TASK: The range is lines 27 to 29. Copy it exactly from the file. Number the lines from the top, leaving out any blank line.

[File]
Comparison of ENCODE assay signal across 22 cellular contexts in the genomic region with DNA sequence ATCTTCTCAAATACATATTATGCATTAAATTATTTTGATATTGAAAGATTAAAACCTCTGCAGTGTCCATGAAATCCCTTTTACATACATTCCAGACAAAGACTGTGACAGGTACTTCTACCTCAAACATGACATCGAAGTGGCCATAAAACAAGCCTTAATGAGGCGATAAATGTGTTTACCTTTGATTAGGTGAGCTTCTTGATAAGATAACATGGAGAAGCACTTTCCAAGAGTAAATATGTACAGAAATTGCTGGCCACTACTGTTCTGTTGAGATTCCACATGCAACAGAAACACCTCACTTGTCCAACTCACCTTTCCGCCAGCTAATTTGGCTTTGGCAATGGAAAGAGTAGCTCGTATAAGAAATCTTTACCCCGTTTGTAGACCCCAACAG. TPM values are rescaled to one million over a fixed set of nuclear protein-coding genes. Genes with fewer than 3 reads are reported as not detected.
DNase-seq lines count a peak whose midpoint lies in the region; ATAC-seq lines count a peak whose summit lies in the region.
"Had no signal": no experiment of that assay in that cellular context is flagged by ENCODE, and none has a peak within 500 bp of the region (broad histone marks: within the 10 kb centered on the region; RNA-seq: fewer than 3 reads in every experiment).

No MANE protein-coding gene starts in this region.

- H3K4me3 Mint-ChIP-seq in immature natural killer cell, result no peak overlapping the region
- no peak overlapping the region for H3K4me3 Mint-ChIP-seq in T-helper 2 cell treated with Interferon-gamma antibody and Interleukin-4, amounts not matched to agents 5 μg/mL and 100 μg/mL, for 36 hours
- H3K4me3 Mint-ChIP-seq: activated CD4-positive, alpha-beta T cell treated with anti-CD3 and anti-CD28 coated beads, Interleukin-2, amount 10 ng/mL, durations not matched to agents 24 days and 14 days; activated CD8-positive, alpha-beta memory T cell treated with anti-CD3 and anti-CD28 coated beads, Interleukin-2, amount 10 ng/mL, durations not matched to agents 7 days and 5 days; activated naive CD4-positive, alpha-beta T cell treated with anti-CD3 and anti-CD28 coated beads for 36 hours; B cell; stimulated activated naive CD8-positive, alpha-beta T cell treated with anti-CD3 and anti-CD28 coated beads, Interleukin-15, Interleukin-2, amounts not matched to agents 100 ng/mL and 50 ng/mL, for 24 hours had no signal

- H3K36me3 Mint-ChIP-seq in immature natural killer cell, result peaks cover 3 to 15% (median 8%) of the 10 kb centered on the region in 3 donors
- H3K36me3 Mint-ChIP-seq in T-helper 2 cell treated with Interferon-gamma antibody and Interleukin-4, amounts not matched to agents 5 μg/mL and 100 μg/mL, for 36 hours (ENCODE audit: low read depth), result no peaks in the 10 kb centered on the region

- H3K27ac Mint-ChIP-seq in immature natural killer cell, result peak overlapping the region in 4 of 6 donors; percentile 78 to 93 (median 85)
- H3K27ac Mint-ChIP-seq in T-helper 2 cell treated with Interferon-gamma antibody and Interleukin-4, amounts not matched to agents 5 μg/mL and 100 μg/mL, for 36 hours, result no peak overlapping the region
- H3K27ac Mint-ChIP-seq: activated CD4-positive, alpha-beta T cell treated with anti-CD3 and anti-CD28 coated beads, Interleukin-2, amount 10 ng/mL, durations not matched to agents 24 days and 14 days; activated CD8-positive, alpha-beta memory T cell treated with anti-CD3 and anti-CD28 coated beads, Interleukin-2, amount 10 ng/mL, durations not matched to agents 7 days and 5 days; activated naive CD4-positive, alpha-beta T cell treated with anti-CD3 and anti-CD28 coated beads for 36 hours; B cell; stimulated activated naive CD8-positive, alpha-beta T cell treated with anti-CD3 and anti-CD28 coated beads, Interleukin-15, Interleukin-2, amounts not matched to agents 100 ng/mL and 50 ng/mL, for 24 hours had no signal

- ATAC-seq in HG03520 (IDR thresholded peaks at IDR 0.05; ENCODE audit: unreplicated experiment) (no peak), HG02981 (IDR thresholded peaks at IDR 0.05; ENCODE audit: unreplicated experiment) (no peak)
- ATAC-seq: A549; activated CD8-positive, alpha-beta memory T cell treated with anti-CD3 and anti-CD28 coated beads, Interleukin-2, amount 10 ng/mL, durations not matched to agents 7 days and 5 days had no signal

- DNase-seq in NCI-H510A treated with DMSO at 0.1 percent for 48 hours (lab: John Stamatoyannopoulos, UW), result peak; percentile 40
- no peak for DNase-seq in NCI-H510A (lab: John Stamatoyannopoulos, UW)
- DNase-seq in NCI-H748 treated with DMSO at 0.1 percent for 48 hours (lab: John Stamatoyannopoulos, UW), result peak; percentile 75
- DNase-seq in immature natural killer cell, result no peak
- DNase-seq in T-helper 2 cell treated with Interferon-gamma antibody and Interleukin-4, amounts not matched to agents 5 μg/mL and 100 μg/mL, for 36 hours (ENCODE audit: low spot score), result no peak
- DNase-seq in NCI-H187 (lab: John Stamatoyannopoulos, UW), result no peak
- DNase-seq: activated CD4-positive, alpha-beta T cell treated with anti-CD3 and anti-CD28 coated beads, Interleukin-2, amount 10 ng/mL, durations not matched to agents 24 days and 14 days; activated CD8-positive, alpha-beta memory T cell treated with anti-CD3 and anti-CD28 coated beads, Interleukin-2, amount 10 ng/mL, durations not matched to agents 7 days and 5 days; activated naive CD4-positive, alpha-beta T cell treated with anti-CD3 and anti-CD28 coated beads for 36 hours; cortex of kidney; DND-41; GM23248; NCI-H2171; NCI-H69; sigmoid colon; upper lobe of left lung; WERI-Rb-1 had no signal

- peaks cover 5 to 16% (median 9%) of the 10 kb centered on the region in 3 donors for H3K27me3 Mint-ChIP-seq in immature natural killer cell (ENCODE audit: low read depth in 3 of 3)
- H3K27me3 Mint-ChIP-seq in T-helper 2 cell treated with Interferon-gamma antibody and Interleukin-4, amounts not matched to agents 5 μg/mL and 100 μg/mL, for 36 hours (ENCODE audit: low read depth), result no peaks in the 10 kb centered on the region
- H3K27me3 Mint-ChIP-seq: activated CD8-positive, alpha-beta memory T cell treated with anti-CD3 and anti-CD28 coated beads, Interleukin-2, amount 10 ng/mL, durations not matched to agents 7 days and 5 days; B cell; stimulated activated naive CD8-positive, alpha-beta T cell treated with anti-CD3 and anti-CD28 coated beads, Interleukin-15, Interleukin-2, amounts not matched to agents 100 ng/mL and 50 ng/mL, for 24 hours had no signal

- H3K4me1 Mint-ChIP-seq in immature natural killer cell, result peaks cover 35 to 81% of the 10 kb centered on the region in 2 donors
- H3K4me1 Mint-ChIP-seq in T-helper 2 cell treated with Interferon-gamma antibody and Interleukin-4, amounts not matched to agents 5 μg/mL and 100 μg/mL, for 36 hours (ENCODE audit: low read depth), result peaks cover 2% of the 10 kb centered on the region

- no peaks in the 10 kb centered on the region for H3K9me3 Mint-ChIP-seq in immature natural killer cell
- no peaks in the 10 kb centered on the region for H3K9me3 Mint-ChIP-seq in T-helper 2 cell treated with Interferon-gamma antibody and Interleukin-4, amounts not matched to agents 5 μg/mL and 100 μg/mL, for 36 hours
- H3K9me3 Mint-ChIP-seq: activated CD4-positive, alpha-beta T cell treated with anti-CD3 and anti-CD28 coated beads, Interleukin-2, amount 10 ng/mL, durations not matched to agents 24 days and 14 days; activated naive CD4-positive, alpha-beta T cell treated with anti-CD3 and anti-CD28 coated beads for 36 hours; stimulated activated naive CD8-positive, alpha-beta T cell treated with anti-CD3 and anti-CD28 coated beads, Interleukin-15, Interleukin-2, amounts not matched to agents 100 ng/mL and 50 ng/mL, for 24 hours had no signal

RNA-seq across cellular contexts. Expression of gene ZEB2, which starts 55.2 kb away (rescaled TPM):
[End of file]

- no peaks in the 10 kb centered on the region for H3K9me3 Mint-ChIP-seq in immature natural killer cell
- no peaks in the 10 kb centered on the region for H3K9me3 Mint-ChIP-seq in T-helper 2 cell treated with Interferon-gamma antibody and Interleukin-4, amounts not matched to agents 5 μg/mL and 100 μg/mL, for 36 hours
- H3K9me3 Mint-ChIP-seq: activated CD4-positive, alpha-beta T cell treated with anti-CD3 and anti-CD28 coated beads, Interleukin-2, amount 10 ng/mL, durations not matched to agents 24 days and 14 days; activated naive CD4-positive, alpha-beta T cell treated with anti-CD3 and anti-CD28 coated beads for 36 hours; stimulated activated naive CD8-positive, alpha-beta T cell treated with anti-CD3 and anti-CD28 coated beads, Interleukin-15, Interleukin-2, amounts not matched to agents 100 ng/mL and 50 ng/mL, for 24 hours had no signal